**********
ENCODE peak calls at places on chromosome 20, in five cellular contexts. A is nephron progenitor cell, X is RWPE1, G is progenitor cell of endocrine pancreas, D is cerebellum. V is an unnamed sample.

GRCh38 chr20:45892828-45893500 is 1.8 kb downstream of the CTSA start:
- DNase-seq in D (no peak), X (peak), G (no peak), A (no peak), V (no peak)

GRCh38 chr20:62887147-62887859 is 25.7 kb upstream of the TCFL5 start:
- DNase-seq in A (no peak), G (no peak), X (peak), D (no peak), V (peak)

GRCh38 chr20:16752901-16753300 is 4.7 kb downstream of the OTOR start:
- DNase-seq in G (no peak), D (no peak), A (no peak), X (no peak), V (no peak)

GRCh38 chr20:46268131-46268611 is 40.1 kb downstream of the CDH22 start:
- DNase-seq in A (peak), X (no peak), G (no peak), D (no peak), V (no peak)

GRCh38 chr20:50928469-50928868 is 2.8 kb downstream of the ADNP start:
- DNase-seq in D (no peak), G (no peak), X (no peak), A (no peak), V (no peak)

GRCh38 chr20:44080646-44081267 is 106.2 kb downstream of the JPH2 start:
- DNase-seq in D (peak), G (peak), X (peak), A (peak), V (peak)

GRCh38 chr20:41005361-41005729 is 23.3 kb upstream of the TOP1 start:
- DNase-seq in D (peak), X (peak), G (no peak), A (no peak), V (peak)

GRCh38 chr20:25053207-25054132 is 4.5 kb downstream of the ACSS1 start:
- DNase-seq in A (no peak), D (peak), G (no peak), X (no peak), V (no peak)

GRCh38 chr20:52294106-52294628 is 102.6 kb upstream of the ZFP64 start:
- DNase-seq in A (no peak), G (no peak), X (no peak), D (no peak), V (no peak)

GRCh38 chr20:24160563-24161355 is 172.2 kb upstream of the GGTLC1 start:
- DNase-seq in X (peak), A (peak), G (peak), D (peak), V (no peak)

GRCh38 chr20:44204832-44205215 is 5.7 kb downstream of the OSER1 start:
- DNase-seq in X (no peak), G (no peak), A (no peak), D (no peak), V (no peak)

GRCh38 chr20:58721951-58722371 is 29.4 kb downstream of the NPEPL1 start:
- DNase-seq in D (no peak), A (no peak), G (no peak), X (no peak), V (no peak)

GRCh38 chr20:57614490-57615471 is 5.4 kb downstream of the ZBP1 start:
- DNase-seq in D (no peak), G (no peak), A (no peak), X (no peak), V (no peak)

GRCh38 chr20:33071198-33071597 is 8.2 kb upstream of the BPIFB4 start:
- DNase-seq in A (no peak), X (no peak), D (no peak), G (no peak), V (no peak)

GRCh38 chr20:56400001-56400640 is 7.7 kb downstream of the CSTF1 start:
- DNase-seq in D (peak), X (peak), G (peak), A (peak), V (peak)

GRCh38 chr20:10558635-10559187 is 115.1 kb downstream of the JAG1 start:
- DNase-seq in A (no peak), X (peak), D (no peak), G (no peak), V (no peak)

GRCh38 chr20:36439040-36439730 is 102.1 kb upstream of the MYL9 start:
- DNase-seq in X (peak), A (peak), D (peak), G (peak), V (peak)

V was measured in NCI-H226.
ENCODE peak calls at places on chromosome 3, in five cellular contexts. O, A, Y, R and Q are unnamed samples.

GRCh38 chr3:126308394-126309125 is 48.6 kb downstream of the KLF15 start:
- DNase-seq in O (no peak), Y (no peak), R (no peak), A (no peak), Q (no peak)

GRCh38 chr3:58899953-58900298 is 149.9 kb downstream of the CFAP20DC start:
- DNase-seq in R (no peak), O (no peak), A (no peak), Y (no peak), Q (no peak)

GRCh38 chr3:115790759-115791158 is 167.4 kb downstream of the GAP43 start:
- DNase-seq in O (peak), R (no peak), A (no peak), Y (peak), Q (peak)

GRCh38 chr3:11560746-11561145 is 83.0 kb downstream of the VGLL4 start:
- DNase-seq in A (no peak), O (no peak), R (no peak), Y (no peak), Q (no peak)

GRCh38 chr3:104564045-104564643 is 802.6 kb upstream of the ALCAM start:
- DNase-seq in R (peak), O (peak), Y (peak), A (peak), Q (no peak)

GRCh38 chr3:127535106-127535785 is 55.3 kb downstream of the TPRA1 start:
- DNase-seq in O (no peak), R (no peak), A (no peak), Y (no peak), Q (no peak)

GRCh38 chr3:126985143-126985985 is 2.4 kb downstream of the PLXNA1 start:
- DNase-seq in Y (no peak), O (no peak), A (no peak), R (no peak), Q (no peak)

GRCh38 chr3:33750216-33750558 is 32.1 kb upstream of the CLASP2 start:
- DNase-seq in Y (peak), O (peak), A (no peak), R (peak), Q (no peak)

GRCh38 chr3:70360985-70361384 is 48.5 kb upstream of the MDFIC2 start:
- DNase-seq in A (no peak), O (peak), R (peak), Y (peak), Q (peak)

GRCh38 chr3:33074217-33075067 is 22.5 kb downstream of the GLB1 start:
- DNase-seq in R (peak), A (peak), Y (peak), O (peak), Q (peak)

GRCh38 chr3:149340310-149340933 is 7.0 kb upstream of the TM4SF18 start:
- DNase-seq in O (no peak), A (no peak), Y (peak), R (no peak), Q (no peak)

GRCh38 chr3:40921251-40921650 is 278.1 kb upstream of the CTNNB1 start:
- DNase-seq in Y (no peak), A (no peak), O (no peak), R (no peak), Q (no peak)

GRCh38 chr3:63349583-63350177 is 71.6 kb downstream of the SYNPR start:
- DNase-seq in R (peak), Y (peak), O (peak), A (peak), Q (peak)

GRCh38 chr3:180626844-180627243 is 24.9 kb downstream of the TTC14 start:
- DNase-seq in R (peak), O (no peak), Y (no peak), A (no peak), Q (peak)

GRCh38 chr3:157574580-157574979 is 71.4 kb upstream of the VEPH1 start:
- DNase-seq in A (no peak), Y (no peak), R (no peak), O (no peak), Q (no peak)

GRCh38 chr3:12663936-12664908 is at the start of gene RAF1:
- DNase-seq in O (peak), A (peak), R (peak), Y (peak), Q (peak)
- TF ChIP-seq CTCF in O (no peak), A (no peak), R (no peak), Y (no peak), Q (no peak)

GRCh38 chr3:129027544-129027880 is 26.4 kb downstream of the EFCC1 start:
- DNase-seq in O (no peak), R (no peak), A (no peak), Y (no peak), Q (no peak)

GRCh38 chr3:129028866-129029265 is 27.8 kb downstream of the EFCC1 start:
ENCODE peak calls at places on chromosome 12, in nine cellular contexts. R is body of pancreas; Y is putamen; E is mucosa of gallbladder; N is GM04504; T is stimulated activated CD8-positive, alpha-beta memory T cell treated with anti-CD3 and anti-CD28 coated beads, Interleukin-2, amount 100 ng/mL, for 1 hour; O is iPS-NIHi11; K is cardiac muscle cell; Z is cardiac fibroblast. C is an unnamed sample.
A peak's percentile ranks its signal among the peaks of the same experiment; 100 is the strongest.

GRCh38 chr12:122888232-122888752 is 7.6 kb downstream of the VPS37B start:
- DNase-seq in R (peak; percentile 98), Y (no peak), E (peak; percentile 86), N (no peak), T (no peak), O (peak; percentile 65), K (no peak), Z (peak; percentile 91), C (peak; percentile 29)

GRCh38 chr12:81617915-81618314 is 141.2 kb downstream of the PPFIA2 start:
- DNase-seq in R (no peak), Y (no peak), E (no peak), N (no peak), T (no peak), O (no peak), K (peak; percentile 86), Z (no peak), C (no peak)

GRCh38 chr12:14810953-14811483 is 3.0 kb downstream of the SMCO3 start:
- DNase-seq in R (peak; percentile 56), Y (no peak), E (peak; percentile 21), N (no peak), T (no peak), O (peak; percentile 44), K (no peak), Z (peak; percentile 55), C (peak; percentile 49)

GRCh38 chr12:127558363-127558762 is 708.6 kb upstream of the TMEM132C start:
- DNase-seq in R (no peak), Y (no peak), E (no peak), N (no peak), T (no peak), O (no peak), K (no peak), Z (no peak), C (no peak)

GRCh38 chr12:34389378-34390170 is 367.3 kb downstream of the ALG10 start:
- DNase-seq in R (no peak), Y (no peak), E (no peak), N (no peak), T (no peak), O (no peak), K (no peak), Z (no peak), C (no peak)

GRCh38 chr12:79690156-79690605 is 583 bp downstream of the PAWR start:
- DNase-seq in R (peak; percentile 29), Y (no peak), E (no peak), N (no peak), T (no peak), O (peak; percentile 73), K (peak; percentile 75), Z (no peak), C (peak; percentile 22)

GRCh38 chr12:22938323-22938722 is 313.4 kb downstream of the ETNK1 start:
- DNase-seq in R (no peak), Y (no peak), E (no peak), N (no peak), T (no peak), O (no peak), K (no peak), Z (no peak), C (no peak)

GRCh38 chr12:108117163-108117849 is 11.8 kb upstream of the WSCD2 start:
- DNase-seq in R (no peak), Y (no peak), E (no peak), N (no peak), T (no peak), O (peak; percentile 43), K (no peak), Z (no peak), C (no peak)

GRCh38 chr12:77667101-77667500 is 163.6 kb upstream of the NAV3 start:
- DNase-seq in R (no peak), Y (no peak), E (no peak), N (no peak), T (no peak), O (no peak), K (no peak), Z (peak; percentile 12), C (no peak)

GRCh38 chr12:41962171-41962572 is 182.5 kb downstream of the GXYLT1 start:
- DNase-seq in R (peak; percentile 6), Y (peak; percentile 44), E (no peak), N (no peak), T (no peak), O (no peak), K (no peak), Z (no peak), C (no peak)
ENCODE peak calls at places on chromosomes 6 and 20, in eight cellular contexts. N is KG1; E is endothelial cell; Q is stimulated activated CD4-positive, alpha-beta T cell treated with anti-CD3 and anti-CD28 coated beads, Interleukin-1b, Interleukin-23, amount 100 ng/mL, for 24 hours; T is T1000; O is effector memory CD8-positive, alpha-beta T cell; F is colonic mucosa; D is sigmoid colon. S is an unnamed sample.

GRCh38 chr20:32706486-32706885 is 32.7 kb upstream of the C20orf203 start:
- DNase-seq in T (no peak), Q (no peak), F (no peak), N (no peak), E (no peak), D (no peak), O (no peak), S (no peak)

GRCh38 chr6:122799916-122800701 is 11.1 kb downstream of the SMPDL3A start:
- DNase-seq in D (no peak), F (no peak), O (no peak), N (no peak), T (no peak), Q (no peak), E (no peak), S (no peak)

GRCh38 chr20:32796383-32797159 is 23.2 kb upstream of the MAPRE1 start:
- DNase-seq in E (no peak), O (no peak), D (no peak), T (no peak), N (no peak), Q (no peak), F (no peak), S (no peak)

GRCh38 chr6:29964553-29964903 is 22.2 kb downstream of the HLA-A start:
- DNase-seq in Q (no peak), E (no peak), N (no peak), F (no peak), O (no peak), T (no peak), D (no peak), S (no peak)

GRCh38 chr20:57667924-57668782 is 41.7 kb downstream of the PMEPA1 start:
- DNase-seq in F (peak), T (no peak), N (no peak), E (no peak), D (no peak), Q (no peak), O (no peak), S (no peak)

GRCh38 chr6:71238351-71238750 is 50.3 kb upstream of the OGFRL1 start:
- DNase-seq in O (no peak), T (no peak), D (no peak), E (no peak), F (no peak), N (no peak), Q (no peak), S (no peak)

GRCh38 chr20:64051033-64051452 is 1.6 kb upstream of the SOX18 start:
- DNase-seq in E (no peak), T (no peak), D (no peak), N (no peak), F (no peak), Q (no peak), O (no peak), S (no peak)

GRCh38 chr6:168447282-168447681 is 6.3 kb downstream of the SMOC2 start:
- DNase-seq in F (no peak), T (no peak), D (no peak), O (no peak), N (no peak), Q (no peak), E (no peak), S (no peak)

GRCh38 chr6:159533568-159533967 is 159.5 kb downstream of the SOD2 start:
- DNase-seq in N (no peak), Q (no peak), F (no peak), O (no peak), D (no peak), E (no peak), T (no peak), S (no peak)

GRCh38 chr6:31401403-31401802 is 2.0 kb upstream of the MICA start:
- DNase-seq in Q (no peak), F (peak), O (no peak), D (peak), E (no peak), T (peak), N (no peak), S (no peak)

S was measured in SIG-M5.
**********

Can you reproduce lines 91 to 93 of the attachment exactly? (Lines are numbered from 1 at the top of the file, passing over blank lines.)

- DNase-seq in R (no peak), Y (no peak), E (no peak), N (no peak), T (no peak), O (peak; percentile 43), K (no peak), Z (no peak), C (no peak)

GRCh38 chr12:77667101-77667500 is 163.6 kb upstream of the NAV3 start:
- DNase-seq in R (no peak), Y (no peak), E (no peak), N (no peak), T (no peak), O (no peak), K (no peak), Z (peak; percentile 12), C (no peak)